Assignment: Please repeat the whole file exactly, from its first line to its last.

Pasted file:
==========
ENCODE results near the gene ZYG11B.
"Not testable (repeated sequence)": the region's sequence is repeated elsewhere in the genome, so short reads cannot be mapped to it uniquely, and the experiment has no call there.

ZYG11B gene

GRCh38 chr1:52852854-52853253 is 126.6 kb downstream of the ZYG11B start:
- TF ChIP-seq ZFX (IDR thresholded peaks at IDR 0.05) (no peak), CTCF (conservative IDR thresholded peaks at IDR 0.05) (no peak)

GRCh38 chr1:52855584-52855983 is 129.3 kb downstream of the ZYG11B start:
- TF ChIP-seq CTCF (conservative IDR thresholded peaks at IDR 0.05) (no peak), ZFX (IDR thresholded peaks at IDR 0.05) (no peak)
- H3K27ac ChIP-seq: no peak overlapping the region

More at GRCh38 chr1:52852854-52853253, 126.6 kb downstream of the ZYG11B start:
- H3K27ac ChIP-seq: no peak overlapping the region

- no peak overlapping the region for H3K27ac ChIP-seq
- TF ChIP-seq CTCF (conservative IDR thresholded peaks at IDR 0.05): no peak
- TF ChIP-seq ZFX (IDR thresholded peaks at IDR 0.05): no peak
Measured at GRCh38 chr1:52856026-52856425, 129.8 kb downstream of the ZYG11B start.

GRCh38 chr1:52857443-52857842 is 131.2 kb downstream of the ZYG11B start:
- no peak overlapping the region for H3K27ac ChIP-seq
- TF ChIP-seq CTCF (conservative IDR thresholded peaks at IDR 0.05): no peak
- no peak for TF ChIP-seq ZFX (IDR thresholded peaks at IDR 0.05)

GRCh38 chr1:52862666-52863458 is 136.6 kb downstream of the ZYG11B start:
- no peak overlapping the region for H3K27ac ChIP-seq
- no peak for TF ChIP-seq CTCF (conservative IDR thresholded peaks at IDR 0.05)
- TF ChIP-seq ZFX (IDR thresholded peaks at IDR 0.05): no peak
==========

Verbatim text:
ENCODE results near the gene ZYG11B.
"Not testable (repeated sequence)": the region's sequence is repeated elsewhere in the genome, so short reads cannot be mapped to it uniquely, and the experiment has no call there.

ZYG11B gene

GRCh38 chr1:52852854-52853253 is 126.6 kb downstream of the ZYG11B start:
- TF ChIP-seq ZFX (IDR thresholded peaks at IDR 0.05) (no peak), CTCF (conservative IDR thresholded peaks at IDR 0.05) (no peak)

GRCh38 chr1:52855584-52855983 is 129.3 kb downstream of the ZYG11B start:
- TF ChIP-seq CTCF (conservative IDR thresholded peaks at IDR 0.05) (no peak), ZFX (IDR thresholded peaks at IDR 0.05) (no peak)
- H3K27ac ChIP-seq: no peak overlapping the region

More at GRCh38 chr1:52852854-52853253, 126.6 kb downstream of the ZYG11B start:
- H3K27ac ChIP-seq: no peak overlapping the region

- no peak overlapping the region for H3K27ac ChIP-seq
- TF ChIP-seq CTCF (conservative IDR thresholded peaks at IDR 0.05): no peak
- TF ChIP-seq ZFX (IDR thresholded peaks at IDR 0.05): no peak
Measured at GRCh38 chr1:52856026-52856425, 129.8 kb downstream of the ZYG11B start.

GRCh38 chr1:52857443-52857842 is 131.2 kb downstream of the ZYG11B start:
- no peak overlapping the region for H3K27ac ChIP-seq
- TF ChIP-seq CTCF (conservative IDR thresholded peaks at IDR 0.05): no peak
- no peak for TF ChIP-seq ZFX (IDR thresholded peaks at IDR 0.05)

GRCh38 chr1:52862666-52863458 is 136.6 kb downstream of the ZYG11B start:
- no peak overlapping the region for H3K27ac ChIP-seq
- no peak for TF ChIP-seq CTCF (conservative IDR thresholded peaks at IDR 0.05)
- TF ChIP-seq ZFX (IDR thresholded peaks at IDR 0.05): no peak